The fairness identity and the emergence of inequality

Social exchange theories explain how differences in structural power can generate inequalities in exchange networks. We argue here that even in the absence of structural power differences, inequality can emerge out of the identity process. We posit that when structurally equivalent actors are uncertain about the resource levels available for distribution, different levels of the fairness identity and responses to identity non-verification will influence how they negotiate for resources. Results from an experiment that varies the fairness identity level and the identity verification of actors in two different equal power exchange networks confirm this. Absent structural power differences, the level of the fairness identity, identity non-verification, and structure of the network mutually influence the distribution of resources such that some dyads earn as much as two and a half times more than others. We discuss our findings as they pertain to unearthing the processes by which group inequalities arise and persist.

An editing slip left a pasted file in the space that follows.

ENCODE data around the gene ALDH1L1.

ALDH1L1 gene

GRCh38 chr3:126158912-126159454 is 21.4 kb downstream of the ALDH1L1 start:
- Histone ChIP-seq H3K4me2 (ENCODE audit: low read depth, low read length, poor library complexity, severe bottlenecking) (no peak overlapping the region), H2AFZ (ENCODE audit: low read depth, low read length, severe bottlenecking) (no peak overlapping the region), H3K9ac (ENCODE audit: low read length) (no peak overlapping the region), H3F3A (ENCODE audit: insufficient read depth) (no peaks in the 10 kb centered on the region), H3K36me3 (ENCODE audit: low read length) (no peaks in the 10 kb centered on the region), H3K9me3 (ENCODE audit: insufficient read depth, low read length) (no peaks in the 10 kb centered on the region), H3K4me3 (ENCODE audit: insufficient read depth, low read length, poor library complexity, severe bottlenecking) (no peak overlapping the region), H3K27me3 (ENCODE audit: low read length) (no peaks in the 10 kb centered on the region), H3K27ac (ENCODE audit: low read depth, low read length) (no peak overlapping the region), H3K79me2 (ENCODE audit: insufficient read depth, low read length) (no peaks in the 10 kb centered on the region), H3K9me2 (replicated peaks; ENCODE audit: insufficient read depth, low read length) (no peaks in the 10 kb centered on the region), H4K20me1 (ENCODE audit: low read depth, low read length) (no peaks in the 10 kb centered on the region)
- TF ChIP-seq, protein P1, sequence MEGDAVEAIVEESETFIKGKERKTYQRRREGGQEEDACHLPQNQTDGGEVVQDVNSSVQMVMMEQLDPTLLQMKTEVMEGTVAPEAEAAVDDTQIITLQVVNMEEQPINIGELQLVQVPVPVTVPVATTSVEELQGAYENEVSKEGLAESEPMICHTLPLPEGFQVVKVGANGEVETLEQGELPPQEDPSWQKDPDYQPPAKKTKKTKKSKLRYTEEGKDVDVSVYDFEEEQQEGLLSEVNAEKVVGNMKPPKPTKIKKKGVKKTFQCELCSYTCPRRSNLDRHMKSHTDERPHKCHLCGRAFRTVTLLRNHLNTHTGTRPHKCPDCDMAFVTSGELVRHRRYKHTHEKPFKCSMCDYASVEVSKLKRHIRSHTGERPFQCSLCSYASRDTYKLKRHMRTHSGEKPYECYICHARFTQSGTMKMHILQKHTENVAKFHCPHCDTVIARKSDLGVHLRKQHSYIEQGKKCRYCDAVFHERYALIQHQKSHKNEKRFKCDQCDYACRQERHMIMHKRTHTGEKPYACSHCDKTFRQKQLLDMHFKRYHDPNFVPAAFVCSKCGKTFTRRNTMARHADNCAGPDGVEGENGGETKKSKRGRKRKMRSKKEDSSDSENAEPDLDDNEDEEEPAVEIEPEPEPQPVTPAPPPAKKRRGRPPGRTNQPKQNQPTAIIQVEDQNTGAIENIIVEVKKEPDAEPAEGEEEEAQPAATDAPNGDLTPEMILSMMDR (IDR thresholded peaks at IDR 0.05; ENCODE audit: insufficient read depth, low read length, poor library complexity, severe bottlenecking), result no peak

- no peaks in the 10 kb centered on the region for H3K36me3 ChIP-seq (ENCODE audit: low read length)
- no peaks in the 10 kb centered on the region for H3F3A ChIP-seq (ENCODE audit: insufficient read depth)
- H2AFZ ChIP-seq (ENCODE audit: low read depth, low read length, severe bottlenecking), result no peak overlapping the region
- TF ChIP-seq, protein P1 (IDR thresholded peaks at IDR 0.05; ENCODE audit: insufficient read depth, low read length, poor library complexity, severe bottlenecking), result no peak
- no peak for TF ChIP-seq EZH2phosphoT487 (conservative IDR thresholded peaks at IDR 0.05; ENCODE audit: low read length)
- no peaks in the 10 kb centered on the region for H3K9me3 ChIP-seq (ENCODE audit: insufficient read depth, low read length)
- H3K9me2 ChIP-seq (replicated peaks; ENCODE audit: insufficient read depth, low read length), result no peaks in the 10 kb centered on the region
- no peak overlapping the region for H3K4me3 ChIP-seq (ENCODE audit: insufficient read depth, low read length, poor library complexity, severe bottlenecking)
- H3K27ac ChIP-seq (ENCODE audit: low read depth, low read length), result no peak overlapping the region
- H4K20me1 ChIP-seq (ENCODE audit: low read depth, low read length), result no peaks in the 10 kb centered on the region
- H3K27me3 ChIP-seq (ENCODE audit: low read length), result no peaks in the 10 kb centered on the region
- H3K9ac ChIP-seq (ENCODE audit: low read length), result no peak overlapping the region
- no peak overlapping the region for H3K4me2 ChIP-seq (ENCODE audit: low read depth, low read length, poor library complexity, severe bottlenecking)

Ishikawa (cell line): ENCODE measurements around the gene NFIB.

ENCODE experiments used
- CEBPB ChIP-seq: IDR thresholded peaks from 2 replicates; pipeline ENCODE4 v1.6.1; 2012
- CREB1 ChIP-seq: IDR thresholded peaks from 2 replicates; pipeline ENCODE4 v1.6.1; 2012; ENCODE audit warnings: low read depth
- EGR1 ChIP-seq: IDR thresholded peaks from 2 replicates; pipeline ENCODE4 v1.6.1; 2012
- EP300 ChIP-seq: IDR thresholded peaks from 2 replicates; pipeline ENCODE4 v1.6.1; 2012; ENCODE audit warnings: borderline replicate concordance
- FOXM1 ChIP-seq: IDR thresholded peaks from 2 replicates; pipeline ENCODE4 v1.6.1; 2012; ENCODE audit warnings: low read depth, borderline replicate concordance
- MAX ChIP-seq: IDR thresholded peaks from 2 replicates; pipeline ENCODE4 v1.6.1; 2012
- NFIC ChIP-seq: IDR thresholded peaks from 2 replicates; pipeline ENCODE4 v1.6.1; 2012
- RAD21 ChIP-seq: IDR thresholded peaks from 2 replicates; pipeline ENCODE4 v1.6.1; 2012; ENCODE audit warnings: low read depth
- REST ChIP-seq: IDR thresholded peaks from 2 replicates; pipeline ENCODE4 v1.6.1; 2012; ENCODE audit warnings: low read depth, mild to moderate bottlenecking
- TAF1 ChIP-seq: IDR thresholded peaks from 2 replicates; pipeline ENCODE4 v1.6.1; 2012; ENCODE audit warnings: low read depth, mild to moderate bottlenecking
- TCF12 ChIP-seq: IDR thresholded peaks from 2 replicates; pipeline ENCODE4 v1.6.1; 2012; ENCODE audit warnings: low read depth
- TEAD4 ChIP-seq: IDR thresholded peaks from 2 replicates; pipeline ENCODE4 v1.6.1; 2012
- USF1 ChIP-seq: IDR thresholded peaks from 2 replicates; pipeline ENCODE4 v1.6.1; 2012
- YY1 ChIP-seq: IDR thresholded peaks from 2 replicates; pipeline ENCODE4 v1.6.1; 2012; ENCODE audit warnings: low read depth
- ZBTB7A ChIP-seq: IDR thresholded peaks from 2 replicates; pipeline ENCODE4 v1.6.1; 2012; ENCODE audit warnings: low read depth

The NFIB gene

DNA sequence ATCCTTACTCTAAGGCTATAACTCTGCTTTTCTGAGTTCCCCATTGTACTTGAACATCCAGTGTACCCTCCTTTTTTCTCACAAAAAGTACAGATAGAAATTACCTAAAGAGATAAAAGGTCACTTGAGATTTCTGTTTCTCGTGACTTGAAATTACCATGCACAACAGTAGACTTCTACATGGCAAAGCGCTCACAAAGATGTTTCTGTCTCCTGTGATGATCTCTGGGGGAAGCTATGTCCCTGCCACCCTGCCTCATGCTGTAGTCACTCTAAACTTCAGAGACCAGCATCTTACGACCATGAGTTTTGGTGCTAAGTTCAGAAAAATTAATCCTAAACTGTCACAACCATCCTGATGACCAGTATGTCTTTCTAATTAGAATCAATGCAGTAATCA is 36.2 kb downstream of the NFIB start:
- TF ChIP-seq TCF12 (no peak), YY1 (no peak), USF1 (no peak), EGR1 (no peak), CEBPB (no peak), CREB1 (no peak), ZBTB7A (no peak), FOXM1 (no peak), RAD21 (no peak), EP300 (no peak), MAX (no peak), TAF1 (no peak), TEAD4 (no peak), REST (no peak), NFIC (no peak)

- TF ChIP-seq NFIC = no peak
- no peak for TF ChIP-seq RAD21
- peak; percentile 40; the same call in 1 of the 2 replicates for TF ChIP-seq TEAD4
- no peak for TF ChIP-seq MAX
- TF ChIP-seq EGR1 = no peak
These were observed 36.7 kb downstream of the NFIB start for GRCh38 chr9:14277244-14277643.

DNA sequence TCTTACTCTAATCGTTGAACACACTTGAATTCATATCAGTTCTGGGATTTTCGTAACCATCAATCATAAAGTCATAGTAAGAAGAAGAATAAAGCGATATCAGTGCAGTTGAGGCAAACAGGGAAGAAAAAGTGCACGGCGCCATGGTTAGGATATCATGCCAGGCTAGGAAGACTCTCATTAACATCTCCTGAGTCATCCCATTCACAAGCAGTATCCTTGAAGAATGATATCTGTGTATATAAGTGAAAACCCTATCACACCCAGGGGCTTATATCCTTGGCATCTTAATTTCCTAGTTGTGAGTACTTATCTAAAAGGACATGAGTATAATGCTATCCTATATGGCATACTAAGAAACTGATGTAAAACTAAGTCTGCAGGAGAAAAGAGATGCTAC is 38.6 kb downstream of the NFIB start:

Read

About Giorgio Bertini

Research Professor. Founder Director at Learning Change Project - Research on society, culture, art, neuroscience, cognition, critical thinking, intelligence, creativity, autopoiesis, self-organization, rhizomes, complexity, systems, networks, leadership, sustainability, thinkers, futures ++
This entry was posted in inequality and tagged . Bookmark the permalink.